Day 17: Redcliff to Eagle Valley campground (101 km)
I was abruptly awoken when the bright motion activated lights were activated by a Wanderer wandering around the washroom. I can honestly say this is the first time I have woken up in a shower cubicle. It took a moment to get my bearings. I had slept very well (bar for the usual midnight midgy bite scratching fest) whereas the Wanderers had barely had four hours of sleep between them.
“Were you not woken up by the hailstones crashing on the roof?”
Nope. Turns out that even if you’re sleeping in a shower cubicle you can still snooze through apocalyptic hailstorms if you have used micropore tape to seal your ear plugs in (top tip from the road).
We were all glad not to have slept outside. I guess the awful weather that had showered, thundered and crashed on the washroom roof would have been far, far worse in a tent. We are also extremely, extremely lucky to have already passed Canmore and Calgary. You’ve probably already seen on the news that the main highway (which we’d cycled on just a few days ago) had been closed by the severe floods. My thoughts go out to those who live there.
On the road we headed due east (as usual). The wind swung east south east and then swung again so it felt like a complete headwind. Fractional differences in the direction of the wind really push down or pull up your average speed. The winds here can be so exhilarating and depressing – and you cannot even see it.
After a couple of kilometres we were looking for a spot to eat a protein bar when we saw Stan and Shirley ahead who were fixing a puncture. (Stan and Shirley are a couple from the Okanagan who are biking across Canada.) We stopped to exchange stories from the road.
We cycled happily until lunch (not withstanding Katie’s flat tyre and panic attack) and were grateful that it was sunny and the threatened thunderstorms did not appear. Over lunch the wind changed direction. You could tell by the Canadian flag flapping overhead outside the tourist information where we sat (tourist info for what exactly? The place we were in, which you could hardly call a village, consisted of a gas station, a trucker restaurant,one house and the tourist info).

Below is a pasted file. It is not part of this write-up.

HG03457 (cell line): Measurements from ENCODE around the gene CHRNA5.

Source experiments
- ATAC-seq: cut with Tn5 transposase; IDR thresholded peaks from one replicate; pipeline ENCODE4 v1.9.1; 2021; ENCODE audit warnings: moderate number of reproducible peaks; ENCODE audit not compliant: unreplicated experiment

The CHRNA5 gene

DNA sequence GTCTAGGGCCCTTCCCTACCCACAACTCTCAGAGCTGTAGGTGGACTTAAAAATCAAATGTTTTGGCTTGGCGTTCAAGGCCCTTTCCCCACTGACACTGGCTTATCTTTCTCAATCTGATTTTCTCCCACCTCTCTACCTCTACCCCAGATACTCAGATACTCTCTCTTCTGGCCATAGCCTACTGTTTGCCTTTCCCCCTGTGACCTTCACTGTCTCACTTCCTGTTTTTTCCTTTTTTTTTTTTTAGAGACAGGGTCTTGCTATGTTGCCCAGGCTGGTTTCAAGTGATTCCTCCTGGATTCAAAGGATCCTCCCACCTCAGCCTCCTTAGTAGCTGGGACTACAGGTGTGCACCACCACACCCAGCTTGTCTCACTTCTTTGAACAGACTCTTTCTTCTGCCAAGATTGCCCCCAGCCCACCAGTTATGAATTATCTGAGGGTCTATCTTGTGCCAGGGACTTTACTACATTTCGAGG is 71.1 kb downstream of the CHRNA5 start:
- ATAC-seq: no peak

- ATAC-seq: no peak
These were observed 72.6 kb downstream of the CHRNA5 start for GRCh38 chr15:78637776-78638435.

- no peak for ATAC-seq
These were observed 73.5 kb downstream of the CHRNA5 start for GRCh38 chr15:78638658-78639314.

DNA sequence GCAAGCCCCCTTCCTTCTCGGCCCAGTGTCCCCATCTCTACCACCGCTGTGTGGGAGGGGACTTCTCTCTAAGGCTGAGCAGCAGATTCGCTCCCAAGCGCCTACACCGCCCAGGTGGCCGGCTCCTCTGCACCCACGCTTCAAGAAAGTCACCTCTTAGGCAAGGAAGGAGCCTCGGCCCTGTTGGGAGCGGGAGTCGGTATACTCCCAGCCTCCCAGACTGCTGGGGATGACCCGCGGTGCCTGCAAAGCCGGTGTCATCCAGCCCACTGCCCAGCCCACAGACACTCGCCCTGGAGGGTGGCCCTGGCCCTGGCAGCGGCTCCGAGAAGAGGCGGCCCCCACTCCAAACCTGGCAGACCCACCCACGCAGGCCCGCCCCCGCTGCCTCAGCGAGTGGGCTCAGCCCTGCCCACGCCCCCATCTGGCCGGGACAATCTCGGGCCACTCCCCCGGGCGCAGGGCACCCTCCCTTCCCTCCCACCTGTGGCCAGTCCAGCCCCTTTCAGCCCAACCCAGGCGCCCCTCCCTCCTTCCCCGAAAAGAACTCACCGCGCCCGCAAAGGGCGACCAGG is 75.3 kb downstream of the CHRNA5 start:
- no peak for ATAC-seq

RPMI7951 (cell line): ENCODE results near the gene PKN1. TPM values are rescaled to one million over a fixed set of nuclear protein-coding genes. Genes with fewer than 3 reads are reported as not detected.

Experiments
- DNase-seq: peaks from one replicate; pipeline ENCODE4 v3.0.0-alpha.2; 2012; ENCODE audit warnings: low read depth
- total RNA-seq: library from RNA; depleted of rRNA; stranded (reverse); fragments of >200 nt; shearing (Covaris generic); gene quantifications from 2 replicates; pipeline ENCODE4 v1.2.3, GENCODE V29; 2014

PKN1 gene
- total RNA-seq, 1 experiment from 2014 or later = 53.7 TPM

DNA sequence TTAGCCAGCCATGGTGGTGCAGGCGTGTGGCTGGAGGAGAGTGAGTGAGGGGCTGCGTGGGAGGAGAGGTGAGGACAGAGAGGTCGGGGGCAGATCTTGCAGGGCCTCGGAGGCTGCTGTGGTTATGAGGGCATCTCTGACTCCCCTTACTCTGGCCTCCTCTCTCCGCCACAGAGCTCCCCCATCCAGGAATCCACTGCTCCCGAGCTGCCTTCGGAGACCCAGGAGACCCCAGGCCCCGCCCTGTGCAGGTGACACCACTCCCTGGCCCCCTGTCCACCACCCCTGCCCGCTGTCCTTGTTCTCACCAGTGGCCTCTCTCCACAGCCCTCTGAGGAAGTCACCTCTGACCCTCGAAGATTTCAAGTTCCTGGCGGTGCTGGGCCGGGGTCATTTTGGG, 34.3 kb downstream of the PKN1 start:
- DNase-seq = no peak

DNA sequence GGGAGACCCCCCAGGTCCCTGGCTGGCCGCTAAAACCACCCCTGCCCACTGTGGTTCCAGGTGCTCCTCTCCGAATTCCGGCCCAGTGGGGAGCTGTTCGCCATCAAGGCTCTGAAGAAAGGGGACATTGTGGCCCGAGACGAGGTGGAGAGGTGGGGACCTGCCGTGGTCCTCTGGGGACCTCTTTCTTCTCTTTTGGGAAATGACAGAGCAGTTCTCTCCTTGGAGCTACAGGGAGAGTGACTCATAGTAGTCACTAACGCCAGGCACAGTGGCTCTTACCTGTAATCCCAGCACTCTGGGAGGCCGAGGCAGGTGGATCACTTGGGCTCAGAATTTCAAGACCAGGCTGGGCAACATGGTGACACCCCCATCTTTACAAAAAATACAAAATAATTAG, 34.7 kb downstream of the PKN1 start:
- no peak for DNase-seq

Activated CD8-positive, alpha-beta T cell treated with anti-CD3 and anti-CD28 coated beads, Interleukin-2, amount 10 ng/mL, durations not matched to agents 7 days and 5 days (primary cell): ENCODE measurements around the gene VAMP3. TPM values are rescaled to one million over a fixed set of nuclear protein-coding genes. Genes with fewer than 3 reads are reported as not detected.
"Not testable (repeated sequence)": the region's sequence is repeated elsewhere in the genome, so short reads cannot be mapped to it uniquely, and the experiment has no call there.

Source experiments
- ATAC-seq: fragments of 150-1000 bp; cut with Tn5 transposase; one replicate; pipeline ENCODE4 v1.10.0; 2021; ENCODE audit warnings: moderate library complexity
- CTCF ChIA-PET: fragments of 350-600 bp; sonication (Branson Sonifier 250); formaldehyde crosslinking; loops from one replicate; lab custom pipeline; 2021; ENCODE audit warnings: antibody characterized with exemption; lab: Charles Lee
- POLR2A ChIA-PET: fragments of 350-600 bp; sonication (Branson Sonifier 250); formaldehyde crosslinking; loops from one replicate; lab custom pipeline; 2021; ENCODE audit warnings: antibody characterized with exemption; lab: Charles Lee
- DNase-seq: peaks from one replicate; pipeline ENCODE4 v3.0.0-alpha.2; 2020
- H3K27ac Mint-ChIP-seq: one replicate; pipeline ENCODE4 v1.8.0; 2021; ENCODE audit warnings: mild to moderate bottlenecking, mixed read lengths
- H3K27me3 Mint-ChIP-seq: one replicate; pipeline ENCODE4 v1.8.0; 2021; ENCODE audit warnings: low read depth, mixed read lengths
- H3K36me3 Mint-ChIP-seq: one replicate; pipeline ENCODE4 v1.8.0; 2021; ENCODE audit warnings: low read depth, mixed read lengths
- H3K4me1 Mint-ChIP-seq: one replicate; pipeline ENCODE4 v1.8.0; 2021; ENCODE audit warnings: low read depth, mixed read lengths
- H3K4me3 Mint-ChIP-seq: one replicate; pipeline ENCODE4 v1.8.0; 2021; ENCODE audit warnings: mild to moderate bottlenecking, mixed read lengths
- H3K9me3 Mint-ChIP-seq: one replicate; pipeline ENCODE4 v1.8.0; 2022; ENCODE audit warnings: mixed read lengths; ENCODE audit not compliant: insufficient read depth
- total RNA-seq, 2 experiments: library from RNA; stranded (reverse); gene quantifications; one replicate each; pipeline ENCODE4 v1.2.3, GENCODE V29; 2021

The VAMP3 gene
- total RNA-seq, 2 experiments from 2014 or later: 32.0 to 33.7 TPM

At lunchtime I thought I saw the woman who had served us at the tavern yesterday evening. When she came over to put some rubbish in the bin I greeted her in an overly enthusiastically friendly. “Hey, how’s it going!”
Oh, it’s not the same woman. Still she was friendly and asked where I was biking to. She had a friend who cycled across Canada a couple of years ago. We chatted. She wandered off. Five minutes later she was back again with a piece of paper in her hand.
“If you get to Kakabeka Falls then you can stay with us,” she said handing over the piece of paper. “We don’t have a spare room but you can sleep in the living room. And, you know, have a warm shower. We have a sauna too.”
I remember asking Kumiko back in Victoria what she thought was the best thing about cycling across Canada. She paused for a moment. Then replied thoughtfully “the kindness of people.” I would agree.
Shortly after lunch we arrived at a huge signpost announcing our arrival in Saskatchewan. We pulled over to take photos. The sun was now shining, we had a tail wind and the two trimmer that had just gone by threw off the smell of freshly cut grass. I could really like Saskatchewan.
Just as we were about to push off Sofi tripped and somersaulted off her bike. This is no exaggeration. From basically standing on a static bike she managed to land on her head and scratch her helmet. We were worried that she might be concussed. Still miles from anywhere this was not good. After another 10k of cycling we stopped so Sofi could rest as her head was hurting. Luckily she didn’t feel nauseous and painkillers and fizzy cherry sour sweets seemed to do the trick.
The scenery today has actually been quite exciting. We’ve had a couple of rolling hills. Apple green fields. Cows. Hardly any traffic. I felt like to could cycle for ever. In fact, I ticked over 1500km today.